Date of Graduation


Document Type


Degree Name

Doctor of Philosophy in Business Administration (PhD)

Degree Level





Nina Gupta

Committee Member

G. Douglas Jenkins, Jr.

Second Committee Member

William P. Curington

Third Committee Member

Charles W. Hubbard


Productivity, quality output, quality of work life, management philosophy, pay-for-knowledge


In recent years, pay-for-knowledge compensation systems have received serious attention from practitioners and organizational researchers. Some have hypothesized that the specific mechanics of pay-for-knowledge systems are critical to success while others have suggested that contextual factors determine whether or not these systems will be successful. Empirical research has not been very supportive of these hypotheses, however.

Another hypothesis is that management philosophy is important to the success of pay-for-knowledge systems. The purpose of this study is to test this hypothesis by addressing three questions: 1) Are the components that make up management philosophy related to the successes experienced by companies using pay-for-knowledge systems?, 2) When the components are used together, do they predict success reasonably well?, and 3) Can the components of the management philosophy be used together with what we already know about the specific mechanics and contextual factors to improve predictions of success?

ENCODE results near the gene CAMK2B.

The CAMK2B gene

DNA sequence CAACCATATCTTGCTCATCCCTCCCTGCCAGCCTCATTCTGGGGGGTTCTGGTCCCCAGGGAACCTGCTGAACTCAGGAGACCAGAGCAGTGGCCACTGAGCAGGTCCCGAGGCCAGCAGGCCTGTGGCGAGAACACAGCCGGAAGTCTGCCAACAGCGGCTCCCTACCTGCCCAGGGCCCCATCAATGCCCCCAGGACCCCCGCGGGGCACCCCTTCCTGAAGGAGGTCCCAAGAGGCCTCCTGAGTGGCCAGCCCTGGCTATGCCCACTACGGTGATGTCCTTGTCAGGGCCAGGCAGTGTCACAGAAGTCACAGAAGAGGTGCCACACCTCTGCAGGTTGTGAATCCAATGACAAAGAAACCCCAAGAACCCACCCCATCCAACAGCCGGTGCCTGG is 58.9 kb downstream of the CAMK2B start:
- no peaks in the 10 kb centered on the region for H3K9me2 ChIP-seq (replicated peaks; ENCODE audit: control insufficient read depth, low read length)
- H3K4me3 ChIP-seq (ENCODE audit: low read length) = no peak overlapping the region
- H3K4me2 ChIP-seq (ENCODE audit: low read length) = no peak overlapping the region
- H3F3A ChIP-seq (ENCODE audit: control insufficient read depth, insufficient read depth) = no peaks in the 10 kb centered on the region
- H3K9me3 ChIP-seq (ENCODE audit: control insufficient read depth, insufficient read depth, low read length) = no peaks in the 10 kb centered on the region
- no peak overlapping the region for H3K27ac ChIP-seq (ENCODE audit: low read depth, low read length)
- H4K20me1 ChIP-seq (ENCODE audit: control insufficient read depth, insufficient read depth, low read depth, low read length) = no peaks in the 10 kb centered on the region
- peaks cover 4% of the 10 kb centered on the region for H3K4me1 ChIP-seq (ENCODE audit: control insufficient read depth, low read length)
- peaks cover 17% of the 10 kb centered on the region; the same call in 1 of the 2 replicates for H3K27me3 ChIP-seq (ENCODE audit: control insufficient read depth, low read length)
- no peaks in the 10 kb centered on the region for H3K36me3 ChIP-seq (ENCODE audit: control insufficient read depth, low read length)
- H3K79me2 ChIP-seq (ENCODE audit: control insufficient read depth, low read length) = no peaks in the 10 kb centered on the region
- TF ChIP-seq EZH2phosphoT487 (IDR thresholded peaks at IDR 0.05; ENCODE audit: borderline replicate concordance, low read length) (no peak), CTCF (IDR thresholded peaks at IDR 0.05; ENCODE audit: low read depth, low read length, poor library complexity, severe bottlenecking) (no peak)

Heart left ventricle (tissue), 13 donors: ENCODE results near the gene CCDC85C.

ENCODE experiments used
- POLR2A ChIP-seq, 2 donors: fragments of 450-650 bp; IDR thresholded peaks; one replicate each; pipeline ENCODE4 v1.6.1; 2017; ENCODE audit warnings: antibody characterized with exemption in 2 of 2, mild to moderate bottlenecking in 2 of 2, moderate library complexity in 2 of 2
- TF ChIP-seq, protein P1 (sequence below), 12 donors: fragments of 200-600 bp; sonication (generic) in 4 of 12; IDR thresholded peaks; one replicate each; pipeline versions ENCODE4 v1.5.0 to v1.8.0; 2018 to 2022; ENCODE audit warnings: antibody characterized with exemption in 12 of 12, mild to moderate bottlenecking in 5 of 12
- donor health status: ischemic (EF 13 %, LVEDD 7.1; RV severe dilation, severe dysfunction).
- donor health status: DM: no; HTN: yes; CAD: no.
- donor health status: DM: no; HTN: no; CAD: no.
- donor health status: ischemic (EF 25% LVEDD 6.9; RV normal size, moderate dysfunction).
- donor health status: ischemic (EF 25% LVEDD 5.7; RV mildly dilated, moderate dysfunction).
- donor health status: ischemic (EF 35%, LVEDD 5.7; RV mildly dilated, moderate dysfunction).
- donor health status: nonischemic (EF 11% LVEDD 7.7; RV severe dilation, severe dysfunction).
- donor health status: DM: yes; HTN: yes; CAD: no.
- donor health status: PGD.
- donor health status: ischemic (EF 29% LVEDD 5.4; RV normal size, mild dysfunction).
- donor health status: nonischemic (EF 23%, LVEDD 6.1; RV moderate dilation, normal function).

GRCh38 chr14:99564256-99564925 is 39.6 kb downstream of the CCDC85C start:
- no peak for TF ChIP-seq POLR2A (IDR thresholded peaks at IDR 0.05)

The pay-for-knowledge literature focusing on determinants of success is reviewed, and related findings are summarized. The management philosophy literature is discussed, and the management philosophy construct is explicated.

Using a sample of 35 Personnel Directors of companies with pay-for-knowledge systems, components of the management philosophy construct are operationalized by focusing on its manifestations. Respondents' perceptions of productivity, quality of output, employee attitudes and employee withdrawal behaviors are used as measures of success. The results show that manifestations of the management philosophy are often positively related to the success outcomes and that, when used together, some manifestations are reasonable predictors of the success outcomes.

The results also show that models using specific mechanics and contextual factors to predict success can be improved significantly by the addition of selected management philosophy manifestation measures.

Overall, the findings in this study suggest that the management philosophy communicated in day-to-day operations may be far more important than the philosophy communicated during the design and development of the pay-for-knowledge system. Implications of these findings for managers and directions for future research are discussed.